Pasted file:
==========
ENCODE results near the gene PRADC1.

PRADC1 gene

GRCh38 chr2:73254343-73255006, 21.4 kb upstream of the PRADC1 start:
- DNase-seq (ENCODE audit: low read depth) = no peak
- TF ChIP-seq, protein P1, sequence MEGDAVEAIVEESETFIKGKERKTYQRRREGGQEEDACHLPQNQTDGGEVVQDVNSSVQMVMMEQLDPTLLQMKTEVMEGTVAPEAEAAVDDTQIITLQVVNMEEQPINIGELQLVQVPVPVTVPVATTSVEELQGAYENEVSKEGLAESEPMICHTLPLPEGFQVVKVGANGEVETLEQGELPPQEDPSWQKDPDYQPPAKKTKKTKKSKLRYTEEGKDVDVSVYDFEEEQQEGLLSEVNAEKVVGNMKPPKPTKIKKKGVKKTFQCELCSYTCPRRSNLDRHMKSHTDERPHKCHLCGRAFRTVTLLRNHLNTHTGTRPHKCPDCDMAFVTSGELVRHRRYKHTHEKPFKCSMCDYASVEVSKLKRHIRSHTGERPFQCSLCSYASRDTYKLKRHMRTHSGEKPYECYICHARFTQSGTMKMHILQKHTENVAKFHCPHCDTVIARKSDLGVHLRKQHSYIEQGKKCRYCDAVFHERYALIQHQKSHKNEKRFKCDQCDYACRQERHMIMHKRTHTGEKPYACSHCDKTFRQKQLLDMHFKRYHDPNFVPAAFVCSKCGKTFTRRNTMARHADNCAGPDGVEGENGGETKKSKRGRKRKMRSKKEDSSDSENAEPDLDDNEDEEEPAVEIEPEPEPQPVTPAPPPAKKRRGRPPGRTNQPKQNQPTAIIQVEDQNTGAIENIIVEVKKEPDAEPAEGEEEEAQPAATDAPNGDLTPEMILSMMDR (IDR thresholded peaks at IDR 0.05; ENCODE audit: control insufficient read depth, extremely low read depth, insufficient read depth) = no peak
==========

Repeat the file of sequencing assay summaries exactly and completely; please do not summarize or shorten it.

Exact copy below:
ENCODE results near the gene PRADC1.

PRADC1 gene

GRCh38 chr2:73254343-73255006, 21.4 kb upstream of the PRADC1 start:
- DNase-seq (ENCODE audit: low read depth) = no peak
- TF ChIP-seq, protein P1, sequence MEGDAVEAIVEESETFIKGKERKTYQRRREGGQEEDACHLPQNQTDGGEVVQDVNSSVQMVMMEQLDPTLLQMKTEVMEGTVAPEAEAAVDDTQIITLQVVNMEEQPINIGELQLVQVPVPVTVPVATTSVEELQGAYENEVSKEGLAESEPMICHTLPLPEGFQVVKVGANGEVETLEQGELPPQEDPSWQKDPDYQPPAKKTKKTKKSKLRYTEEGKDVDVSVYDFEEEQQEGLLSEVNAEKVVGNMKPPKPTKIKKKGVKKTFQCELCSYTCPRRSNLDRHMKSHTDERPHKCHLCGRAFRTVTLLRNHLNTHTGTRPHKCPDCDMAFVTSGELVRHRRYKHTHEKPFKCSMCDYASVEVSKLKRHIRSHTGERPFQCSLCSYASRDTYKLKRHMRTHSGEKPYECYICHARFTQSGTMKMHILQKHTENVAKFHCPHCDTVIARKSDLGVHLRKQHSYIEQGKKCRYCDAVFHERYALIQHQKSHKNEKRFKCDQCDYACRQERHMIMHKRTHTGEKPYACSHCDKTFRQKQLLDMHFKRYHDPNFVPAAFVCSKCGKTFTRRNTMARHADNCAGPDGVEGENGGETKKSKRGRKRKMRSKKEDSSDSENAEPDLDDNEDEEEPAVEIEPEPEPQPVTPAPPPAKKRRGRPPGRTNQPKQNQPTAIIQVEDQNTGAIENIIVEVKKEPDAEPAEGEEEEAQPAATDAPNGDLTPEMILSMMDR (IDR thresholded peaks at IDR 0.05; ENCODE audit: control insufficient read depth, extremely low read depth, insufficient read depth) = no peak